Arts, Culture & Media

From field to kitchen

(We've got a bunch of bananas, what's it's going to take them to get from South America to my lunch?) Bananas are one of those foods which can be picked green and comes from Central America and arrives by boat, which is more efficient in a carbon footprint way than diesel truck actually. (So bananas would land where and then travel by what means?) They would first travel by ship and land either at the American south or east coasts and then they'd take a trip by diesel truck and that's where the bulk of carbon emissions come from. (What about beef? There's two kinds: feedlot beef and then grass fed cows.) it depends on where they're coming from. The key thing is we get too hung up on the mode of transportation for food and there's a lot of confusion about carbon footprints. On one level it's kind of simple: you can eat from a food chain that's based on solar energy, or you can eat from one that's based on fossil fuel energy. So if you're eating beef that has been raised on grass, wherever it's raised, that is a solar based food chain: the sun feeds the grass, the grass feeds the cow, and the cow feeds us. so you're getting your calories of energy from the sun and so the footprint is light. But compare that to feedlot beef, which is grown by a diet dominated by corn. The corn is grown mostly by fossil fuels. (Is it a luxury for us to be thinking about food miles?) I don't think it's a luxury because this is a worldwide problem. We should teach people about good sources of fertility so many people can grow their own food. The sooner we can separate our food systems from our energy systems the better we will be and the less hunger we'll see. (Who are the winners as food prices rise?) the winners are those who handle grain, the middle men, just like the oil companies. And there will be farmers who are winners too.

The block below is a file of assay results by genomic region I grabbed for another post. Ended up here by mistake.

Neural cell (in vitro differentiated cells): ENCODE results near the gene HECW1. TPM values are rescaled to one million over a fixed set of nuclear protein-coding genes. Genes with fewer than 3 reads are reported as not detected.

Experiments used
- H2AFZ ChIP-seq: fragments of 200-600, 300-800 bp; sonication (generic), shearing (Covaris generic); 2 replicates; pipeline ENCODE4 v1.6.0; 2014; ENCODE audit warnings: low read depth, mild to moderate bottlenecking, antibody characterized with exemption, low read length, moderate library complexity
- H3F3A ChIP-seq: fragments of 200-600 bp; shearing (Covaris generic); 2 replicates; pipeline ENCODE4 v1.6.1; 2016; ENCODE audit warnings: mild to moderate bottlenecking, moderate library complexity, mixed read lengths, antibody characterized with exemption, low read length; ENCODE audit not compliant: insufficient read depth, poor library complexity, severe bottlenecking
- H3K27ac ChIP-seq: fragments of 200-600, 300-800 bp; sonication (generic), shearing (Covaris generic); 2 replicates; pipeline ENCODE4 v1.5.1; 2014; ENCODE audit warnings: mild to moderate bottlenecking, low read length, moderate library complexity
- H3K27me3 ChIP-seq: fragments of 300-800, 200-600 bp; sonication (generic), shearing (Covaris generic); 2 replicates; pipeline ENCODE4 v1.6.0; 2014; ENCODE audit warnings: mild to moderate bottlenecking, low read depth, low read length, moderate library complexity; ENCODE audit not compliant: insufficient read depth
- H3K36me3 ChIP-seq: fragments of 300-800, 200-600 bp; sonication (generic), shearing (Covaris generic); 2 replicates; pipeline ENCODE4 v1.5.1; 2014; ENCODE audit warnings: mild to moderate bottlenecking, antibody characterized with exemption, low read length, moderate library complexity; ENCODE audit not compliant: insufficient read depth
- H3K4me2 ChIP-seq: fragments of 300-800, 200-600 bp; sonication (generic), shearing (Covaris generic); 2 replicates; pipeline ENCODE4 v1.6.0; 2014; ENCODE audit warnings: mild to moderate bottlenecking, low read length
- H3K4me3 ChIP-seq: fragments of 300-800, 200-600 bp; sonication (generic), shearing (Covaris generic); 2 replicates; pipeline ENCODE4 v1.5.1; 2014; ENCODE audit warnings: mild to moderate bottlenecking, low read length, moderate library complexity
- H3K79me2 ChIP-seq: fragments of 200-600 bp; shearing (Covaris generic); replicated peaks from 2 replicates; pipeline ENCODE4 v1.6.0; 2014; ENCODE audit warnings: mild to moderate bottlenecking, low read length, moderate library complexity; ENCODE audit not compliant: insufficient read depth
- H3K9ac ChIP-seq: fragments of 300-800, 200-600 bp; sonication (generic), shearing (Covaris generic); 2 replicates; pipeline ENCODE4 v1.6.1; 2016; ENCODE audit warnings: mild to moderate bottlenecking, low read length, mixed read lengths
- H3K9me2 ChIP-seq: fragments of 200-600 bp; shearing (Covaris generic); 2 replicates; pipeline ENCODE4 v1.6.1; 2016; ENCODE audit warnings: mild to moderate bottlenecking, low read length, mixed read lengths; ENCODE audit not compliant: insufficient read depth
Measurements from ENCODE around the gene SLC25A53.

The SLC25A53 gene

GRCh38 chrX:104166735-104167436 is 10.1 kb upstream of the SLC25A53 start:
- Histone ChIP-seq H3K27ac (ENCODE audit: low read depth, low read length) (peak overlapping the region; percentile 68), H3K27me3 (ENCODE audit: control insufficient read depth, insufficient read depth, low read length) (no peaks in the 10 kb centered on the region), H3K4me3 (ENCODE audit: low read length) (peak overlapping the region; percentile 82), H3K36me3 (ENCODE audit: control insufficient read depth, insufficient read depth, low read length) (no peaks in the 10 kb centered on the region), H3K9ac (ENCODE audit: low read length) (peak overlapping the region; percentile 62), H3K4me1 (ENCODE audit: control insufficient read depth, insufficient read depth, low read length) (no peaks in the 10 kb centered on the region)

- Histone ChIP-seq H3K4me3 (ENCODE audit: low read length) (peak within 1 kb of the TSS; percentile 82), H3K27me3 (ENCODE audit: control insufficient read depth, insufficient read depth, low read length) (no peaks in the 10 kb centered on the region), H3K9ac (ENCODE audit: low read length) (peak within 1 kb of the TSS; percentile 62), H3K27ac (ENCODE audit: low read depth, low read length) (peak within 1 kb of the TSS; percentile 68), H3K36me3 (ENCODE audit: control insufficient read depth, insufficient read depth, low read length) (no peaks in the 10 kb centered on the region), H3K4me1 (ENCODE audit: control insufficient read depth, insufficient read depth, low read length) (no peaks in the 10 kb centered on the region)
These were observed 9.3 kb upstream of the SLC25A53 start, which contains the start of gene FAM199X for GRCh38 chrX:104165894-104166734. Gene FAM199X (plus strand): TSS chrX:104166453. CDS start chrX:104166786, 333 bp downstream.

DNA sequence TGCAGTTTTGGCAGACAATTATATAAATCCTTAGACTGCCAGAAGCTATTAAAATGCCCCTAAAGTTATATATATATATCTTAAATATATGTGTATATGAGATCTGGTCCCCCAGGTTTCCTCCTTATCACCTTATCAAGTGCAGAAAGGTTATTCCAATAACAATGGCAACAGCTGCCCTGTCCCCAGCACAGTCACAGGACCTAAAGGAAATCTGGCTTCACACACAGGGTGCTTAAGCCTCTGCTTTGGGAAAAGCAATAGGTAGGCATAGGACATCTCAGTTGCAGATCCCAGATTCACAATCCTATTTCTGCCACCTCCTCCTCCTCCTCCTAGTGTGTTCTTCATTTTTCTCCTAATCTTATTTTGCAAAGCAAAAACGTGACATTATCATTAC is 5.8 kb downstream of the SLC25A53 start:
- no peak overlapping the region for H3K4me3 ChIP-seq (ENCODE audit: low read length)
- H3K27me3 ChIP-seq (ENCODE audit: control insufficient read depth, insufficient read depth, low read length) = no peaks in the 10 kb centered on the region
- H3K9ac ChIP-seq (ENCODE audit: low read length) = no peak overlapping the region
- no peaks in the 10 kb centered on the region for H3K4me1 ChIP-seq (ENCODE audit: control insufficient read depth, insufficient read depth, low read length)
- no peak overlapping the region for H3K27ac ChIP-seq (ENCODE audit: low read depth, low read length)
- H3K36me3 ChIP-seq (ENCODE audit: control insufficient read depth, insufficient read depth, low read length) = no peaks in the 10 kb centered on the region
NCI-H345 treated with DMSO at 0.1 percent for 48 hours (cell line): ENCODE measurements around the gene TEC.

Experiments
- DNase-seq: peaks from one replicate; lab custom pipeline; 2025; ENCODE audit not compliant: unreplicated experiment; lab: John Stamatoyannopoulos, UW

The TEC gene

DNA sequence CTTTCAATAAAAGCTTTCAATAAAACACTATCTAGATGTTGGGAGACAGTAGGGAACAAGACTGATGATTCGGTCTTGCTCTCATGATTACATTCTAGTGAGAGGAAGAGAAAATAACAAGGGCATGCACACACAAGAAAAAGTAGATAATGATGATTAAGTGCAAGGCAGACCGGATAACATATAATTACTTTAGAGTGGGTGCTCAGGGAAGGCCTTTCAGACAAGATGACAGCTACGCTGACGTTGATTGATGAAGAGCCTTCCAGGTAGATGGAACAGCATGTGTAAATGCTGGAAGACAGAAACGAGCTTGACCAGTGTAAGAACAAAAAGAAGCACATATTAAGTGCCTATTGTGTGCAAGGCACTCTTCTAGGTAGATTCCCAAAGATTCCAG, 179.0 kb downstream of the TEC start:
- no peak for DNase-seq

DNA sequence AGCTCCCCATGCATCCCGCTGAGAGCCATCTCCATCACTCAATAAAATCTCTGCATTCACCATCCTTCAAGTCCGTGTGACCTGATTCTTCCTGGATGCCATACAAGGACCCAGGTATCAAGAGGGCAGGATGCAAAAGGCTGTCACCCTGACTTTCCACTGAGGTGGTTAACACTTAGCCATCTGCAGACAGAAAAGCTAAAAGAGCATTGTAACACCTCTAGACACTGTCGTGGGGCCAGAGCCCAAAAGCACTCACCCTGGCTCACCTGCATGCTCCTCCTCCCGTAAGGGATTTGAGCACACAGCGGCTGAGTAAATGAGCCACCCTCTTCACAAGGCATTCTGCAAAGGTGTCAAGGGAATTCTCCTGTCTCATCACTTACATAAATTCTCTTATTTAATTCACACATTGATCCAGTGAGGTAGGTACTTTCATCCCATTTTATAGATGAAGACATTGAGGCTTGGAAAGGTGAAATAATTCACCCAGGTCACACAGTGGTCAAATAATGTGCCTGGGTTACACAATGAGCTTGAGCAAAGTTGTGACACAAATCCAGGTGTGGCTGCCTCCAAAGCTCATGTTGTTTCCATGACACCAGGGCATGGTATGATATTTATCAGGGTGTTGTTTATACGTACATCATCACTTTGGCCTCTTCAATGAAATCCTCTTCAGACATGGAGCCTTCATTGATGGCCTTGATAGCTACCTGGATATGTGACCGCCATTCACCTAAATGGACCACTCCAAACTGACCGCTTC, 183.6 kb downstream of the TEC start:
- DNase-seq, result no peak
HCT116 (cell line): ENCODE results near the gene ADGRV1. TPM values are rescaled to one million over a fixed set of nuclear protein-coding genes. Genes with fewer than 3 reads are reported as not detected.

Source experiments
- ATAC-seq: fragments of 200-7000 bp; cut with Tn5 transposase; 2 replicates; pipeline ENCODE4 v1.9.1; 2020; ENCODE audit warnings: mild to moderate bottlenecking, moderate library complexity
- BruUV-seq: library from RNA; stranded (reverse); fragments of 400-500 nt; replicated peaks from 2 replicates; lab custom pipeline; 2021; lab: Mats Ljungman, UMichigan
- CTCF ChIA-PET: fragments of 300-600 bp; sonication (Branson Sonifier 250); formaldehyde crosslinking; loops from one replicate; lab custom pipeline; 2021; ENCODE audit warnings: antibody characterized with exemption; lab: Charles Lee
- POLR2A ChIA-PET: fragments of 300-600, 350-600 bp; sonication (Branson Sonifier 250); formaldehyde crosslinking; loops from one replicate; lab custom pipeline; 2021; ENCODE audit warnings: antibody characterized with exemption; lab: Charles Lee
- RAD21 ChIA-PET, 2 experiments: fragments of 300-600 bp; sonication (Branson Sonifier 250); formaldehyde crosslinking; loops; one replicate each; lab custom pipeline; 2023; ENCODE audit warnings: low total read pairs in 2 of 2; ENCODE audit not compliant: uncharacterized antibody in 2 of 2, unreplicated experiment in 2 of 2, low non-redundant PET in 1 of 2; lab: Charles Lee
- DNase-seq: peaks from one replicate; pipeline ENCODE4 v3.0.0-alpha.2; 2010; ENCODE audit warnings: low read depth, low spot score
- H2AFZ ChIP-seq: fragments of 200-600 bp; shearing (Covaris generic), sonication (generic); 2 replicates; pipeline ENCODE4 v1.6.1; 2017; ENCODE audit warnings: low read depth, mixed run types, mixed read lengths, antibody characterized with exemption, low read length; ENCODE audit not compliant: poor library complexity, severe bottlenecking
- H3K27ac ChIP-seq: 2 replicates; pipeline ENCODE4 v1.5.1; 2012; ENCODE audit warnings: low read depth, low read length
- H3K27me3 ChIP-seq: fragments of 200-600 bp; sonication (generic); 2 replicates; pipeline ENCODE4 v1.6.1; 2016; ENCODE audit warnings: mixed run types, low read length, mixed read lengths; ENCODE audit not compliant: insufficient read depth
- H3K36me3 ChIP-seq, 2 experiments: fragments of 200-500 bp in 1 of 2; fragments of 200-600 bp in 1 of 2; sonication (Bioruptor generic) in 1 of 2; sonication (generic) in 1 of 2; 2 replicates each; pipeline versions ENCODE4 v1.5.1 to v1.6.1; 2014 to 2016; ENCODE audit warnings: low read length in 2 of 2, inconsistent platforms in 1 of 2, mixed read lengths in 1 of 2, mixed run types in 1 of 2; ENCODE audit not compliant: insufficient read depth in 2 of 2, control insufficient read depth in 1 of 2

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(This story is based on a radio interview. Listen to the full interview.)